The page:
"I can't deny that it's a great blow to me. I confess I thought that time and patience on my part might induce Miss Clibborn to change her mind. But if she's happy, I cannot complain. I must bear my misfortune with resignation."
"But will she be happy?" asked Mrs. Jackson, with foreboding in her voice.
"I sincerely hope so. Anyhow, I think it my duty to go to Captain Parsons and offer him my congratulations."
"Will you do that, Mr. Dryland?" cried Mrs. Jackson. "That is noble of you!"
"If you'd like to take your holiday now, Dryland," said the Vicar, "I daresay we can manage it."
"Oh, no, thanks; I'm not the man to desert from the field of battle."
Mrs. Jackson sighed.
"Things never come right in this world. That's what I always say; the clergy are continually doing deeds of heroism which the world never hears anything about."
The curate went to Primpton House and inquired whether he might see Captain Parsons.
"I'll go and ask if he's well enough," answered the Colonel, with his admirable respect for the cloth.
"Do you think he wants to talk to me about my soul?" asked James, smiling.
"I don't know; but I think you'd better see him."
Mr. Dryland came forward and shook hands with James in an ecclesiastical and suave manner, trying to be dignified, as behoved a rejected lover in the presence of his rival, and at the same time cordial, as befitted a Christian who could bear no malice.
"Captain Parsons, you will not be unaware that I asked Miss Clibborn to be my wife?"
"The fact was fairly generally known in the village," replied James, trying to restrain a smile.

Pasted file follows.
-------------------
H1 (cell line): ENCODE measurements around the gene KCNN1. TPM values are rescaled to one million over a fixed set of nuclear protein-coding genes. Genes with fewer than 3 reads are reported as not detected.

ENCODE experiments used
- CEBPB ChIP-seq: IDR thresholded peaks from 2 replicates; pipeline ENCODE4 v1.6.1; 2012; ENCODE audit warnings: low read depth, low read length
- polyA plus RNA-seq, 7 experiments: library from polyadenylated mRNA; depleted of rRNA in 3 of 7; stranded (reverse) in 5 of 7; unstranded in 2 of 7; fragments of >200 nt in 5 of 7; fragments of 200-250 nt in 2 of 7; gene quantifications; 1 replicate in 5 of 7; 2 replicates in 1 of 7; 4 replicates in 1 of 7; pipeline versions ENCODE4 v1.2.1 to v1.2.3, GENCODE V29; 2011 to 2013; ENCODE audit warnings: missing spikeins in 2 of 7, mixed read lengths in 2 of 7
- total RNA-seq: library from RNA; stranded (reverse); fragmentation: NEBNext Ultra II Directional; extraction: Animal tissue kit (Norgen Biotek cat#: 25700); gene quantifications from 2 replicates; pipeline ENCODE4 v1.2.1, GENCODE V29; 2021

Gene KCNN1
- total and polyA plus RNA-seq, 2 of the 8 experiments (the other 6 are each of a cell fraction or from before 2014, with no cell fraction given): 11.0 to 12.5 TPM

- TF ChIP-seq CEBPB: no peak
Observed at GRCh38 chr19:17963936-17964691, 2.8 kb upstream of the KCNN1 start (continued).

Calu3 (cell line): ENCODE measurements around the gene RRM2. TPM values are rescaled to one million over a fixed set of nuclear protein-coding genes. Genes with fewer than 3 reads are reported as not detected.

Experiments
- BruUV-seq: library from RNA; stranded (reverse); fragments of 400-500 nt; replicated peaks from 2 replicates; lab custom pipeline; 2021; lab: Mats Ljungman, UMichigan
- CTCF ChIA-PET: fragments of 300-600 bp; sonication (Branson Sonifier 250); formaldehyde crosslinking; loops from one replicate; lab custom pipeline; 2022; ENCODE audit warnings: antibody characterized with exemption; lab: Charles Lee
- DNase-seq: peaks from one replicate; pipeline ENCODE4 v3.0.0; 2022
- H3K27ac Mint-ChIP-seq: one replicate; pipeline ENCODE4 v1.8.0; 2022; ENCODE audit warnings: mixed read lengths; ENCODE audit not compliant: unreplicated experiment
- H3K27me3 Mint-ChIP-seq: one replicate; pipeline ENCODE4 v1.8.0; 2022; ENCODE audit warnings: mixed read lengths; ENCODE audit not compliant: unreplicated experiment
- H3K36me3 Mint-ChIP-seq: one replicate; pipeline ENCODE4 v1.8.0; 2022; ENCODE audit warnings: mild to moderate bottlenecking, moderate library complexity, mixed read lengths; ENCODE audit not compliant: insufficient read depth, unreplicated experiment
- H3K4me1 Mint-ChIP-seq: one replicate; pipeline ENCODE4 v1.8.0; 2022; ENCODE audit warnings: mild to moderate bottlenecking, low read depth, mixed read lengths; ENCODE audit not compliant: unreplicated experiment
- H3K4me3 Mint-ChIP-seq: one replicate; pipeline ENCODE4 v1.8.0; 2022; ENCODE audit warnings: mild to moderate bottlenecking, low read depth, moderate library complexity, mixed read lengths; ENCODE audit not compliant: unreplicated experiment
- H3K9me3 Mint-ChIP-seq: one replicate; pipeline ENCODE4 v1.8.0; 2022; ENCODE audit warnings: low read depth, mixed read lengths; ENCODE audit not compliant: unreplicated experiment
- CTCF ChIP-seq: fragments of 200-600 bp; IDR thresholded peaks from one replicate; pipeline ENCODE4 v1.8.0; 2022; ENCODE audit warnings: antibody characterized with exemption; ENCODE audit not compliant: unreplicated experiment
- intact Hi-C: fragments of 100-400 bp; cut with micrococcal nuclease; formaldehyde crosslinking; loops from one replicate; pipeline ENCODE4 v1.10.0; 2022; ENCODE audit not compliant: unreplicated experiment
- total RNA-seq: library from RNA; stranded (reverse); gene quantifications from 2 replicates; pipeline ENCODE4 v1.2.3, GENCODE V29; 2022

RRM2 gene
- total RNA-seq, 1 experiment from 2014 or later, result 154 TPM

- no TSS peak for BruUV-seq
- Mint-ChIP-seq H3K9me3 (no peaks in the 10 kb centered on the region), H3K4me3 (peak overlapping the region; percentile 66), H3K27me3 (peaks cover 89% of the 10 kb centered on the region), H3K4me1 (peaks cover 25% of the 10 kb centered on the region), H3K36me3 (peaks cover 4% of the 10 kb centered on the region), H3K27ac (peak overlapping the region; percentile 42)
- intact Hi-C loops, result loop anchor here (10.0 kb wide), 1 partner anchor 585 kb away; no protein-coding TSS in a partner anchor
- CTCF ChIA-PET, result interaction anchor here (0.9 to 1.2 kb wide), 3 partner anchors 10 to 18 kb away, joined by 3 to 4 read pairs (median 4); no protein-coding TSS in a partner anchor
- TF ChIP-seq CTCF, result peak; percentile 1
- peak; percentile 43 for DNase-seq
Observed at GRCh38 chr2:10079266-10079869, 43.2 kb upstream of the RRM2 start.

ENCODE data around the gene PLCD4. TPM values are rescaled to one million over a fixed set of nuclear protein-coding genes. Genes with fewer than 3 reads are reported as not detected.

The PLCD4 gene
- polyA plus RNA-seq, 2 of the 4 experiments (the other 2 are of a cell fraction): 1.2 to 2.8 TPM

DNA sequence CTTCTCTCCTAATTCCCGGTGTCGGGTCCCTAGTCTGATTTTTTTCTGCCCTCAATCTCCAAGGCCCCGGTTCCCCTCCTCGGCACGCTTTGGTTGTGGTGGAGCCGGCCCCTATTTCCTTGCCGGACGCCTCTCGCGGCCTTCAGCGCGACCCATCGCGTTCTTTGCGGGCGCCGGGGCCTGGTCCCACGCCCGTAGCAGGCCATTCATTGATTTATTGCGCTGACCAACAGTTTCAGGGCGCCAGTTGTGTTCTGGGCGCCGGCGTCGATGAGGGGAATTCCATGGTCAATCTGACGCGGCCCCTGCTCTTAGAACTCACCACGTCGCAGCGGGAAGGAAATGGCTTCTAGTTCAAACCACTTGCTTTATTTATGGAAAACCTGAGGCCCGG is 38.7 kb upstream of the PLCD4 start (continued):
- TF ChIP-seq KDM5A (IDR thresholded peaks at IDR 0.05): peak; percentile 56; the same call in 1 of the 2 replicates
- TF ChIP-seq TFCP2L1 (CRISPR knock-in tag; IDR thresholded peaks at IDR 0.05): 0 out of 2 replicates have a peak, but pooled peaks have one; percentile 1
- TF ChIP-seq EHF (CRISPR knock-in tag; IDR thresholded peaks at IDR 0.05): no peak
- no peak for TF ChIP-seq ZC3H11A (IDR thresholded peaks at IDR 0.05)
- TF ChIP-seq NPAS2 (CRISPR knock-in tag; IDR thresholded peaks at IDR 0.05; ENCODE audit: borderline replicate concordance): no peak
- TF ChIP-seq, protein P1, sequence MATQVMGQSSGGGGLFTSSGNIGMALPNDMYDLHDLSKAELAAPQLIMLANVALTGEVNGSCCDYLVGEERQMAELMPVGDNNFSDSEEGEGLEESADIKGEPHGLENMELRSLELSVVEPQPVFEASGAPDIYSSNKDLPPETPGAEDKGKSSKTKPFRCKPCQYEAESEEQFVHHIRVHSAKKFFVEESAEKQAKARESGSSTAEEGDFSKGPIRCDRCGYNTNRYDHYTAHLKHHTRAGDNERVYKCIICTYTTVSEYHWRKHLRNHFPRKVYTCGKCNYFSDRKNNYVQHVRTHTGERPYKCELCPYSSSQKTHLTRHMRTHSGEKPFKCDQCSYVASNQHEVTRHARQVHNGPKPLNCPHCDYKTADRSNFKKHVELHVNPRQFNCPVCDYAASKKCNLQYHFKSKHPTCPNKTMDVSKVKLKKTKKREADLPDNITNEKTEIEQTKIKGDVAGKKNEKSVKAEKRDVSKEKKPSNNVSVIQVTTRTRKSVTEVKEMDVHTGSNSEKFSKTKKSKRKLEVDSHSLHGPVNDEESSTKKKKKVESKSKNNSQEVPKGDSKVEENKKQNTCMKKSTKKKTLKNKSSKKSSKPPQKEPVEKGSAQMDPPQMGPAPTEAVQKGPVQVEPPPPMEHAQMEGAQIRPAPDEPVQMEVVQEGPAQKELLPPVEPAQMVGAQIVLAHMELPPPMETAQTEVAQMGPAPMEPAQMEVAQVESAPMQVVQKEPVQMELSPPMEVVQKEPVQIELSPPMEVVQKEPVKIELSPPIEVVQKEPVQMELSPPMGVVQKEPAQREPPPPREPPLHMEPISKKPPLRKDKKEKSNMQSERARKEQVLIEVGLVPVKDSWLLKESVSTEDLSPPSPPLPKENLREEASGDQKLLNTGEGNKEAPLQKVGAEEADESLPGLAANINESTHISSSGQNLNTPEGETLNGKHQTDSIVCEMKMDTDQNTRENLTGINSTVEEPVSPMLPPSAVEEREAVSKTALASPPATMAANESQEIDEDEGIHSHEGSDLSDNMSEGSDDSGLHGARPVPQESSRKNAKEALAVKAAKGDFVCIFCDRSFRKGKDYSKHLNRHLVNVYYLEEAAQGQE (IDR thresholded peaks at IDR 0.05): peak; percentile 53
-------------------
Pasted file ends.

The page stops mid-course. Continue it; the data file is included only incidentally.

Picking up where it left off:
Mr. Dryland blushed.
"I was annoyed at the publicity which the circumstance obtained. The worst of these little places is that people will talk."
"It was a very noble deed," said James gravely, repeating the common opinion.
"Not at all," answered the curate, with characteristic modesty. "But since it was not to be, since Miss Clibborn's choice has fallen on you, I think it my duty to inform you of my hearty goodwill. I wish, in short, to offer you again my sincerest congratulations."
"I'm sure that's very kind of you."
* * * * * * *
Two days, later Mrs. Jackson called on a similar errand.
She tripped up to James and frankly held out her hand, neatly encased as ever in a shining black kid glove.
"Captain Parsons, let us shake hands, and let bygones be bygones. You have taken my advice, and if, in the heat of the moment, we both said things which we regret, after all, we're only human."
"Surely, Mrs. Jackson, I was moderation itself?--even when you told me I should infallibly go to Hell."
"You were extremely irritating," said the Vicar's lady, smiling, "but I forgive you. After all, you paid more attention to what I said than I expected you would."
"It must be very satisfactory for you to think that."